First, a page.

15.2in the case of bids for new bills, that an achievable timetable has been discussed with the PCO. If the PCO advises that the proposed timetable is not realistic then this advice must be clearly included in the bid.

16If a bill had a place on an earlier Legislation Programme but did not proceed (e.g. because policy development or drafting instructions were delayed), the bid must explain why and provide assurance that proposed new timelines can be met.

172017 is an election year and as such it is likely that there will be less House time for bills than in other years. Departments should be aware that, in the normal course, bills that have not been introduced by the end of 2016 or very early in 2017 are unlikely to be passed before the election.

18When seeking a priority for a new bill to be introduced (but not passed) in 2017, departments should also be aware that, for most bills, instructions will need to be provided to the PCO as soon as possible in the first quarter of 2017.

19Any delays encountered at the policy development stage cannot be made up by shortening the time allowed to PCO to draft a bill. Instead, departments should revise their implementation plans and seek a new priority if appropriate.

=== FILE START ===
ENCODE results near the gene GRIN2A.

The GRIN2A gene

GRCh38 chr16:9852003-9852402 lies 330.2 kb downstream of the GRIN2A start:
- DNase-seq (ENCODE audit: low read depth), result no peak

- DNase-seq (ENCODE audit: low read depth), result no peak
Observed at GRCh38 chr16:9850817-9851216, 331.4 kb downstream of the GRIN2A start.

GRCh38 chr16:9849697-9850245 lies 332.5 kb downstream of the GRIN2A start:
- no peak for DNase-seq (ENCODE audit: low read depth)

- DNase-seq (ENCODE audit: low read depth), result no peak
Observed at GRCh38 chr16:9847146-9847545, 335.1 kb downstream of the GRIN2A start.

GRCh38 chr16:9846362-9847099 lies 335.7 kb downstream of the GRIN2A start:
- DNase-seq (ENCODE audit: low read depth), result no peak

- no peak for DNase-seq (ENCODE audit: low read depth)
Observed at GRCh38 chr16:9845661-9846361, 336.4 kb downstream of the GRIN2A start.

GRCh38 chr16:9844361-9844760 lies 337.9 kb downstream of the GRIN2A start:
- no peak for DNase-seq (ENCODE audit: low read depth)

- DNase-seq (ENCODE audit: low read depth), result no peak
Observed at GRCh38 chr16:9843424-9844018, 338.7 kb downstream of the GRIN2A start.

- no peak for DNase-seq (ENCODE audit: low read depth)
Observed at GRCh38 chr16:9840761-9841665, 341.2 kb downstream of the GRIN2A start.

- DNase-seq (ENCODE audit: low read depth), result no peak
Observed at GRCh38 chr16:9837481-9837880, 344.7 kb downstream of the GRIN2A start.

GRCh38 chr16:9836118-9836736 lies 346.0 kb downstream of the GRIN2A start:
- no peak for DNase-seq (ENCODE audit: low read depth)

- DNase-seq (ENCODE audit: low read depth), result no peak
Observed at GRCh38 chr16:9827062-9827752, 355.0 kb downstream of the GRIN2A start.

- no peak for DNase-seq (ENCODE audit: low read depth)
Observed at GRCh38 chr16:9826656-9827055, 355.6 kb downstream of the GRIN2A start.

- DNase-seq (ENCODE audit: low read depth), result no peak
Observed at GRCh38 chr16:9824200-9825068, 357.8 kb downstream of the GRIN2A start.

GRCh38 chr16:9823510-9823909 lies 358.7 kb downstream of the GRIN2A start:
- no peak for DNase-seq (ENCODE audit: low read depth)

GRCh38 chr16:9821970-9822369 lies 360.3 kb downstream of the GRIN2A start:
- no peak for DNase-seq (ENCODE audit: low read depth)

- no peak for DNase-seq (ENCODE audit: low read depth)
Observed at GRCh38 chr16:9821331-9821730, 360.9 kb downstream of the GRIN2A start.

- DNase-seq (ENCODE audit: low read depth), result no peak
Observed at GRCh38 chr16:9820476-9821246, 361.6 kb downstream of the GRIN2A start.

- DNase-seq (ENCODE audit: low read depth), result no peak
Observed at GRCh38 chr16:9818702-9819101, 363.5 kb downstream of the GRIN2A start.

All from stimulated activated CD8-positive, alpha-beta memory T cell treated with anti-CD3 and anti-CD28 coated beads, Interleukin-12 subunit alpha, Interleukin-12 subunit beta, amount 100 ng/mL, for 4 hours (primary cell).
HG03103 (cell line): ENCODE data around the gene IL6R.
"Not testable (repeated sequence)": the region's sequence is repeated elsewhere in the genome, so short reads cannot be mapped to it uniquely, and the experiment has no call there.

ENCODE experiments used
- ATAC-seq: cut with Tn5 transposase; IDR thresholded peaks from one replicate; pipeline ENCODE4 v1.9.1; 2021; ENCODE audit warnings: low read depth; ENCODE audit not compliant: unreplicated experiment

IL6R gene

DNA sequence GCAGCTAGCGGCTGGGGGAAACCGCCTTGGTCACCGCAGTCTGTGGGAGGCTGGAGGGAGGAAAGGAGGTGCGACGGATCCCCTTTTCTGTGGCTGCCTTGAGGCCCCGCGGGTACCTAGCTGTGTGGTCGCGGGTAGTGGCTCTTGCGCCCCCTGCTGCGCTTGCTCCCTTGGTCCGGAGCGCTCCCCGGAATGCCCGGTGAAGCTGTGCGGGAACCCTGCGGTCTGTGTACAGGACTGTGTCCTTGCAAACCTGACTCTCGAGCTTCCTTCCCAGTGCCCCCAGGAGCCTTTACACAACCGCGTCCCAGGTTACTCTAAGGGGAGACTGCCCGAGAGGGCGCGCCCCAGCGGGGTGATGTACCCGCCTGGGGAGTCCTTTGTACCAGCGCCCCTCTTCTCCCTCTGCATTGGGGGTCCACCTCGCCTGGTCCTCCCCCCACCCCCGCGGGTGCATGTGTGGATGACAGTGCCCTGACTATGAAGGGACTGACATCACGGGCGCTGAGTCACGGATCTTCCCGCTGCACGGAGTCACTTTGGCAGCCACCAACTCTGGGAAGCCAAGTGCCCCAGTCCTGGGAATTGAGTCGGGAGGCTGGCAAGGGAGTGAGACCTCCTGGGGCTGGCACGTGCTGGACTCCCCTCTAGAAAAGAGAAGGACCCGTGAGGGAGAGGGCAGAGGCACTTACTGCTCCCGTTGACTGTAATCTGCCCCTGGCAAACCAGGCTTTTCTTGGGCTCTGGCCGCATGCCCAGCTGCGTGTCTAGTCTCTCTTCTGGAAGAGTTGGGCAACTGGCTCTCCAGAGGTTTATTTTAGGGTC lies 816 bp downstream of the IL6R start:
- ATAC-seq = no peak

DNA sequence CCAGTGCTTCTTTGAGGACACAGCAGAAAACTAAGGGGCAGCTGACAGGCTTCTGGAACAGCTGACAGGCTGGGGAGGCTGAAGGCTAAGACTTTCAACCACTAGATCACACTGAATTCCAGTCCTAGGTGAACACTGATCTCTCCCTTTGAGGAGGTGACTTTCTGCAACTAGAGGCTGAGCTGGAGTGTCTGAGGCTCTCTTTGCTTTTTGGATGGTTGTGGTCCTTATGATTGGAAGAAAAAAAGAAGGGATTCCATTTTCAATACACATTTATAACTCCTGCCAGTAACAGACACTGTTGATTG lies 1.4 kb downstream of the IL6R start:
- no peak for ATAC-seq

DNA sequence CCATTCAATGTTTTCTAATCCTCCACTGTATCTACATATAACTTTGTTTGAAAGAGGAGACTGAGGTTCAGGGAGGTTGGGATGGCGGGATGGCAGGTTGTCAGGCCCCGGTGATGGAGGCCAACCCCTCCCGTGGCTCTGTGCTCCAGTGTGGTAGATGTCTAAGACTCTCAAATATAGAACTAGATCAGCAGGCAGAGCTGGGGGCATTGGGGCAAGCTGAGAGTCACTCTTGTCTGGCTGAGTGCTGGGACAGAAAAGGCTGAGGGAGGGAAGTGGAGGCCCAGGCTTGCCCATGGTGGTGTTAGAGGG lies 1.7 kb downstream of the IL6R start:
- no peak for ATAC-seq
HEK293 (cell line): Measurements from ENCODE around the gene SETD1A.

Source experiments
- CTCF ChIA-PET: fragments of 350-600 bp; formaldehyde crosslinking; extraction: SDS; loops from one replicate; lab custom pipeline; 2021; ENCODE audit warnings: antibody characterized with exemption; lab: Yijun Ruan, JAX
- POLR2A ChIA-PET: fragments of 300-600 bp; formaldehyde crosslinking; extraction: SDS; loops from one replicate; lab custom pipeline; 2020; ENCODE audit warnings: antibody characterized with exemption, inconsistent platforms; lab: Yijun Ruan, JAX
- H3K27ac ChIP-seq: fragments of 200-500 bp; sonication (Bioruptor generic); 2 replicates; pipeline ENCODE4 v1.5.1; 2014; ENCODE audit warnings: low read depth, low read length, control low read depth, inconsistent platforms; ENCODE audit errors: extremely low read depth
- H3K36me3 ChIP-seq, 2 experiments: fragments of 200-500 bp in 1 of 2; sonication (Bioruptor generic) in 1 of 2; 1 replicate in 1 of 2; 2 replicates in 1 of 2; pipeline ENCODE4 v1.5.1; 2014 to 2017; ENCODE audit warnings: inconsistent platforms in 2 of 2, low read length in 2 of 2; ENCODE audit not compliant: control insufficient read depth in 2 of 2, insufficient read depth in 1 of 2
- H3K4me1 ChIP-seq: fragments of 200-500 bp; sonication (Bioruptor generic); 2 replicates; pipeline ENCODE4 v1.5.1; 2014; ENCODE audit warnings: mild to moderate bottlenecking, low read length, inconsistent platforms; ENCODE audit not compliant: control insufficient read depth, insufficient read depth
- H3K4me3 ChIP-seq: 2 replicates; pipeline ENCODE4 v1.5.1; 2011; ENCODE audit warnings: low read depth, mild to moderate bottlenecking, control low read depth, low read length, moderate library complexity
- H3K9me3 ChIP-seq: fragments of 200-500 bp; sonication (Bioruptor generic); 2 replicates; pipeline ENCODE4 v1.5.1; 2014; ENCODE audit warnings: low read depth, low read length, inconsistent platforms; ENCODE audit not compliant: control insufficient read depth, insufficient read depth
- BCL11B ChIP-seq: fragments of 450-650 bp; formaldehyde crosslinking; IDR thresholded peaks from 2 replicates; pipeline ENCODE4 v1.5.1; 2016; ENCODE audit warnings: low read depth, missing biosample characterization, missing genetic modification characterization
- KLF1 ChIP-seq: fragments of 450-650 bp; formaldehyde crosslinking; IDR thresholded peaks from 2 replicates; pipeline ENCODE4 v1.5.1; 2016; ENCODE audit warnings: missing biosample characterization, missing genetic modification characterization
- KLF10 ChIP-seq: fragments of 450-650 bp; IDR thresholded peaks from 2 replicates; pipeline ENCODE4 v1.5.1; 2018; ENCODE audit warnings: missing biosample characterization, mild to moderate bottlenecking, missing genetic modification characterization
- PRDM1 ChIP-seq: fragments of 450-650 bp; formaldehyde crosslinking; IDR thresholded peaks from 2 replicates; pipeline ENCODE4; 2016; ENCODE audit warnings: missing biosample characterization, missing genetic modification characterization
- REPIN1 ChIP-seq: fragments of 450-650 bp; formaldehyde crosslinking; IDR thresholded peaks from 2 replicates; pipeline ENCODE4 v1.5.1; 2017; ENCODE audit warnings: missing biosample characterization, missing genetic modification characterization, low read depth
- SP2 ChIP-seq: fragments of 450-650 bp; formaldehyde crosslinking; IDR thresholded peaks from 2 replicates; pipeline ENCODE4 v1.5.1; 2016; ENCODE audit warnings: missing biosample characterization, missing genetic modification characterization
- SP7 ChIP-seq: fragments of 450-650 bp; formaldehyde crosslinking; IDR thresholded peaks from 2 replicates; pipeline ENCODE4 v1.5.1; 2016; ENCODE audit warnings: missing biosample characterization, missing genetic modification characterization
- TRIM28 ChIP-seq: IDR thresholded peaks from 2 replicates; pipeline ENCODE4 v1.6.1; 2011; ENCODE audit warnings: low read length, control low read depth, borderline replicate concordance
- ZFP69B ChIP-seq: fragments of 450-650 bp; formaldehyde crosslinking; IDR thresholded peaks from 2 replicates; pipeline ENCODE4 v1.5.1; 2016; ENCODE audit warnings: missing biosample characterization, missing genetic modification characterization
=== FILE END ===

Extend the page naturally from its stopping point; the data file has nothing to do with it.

20Departments should be aware that 6 months is the standard time to allow for select committee consideration of a bill, and that the Standing Orders provide that any bill sent to a select committee for a period less than 4 months requires a time-unlimited debate in the House.

21Paragraphs 15 to 19 also apply to the regulations that are associated with the bill. The default position is that the bid should propose a timeline that includes:

21.1any necessary Cabinet policy decisions to be taken before the Bill is read a first time;

21.2drafting instructions for the associated regulations to be sent to PCO before the Bill proceeds to committee of the whole (unless the regulations are not necessary for the commencement of the Bill or can be made more than 12 months after commencement);

21.3equivalent time being allowed for drafting of regulations as set out in paragraphs
17 to 19.

Discharging existing bills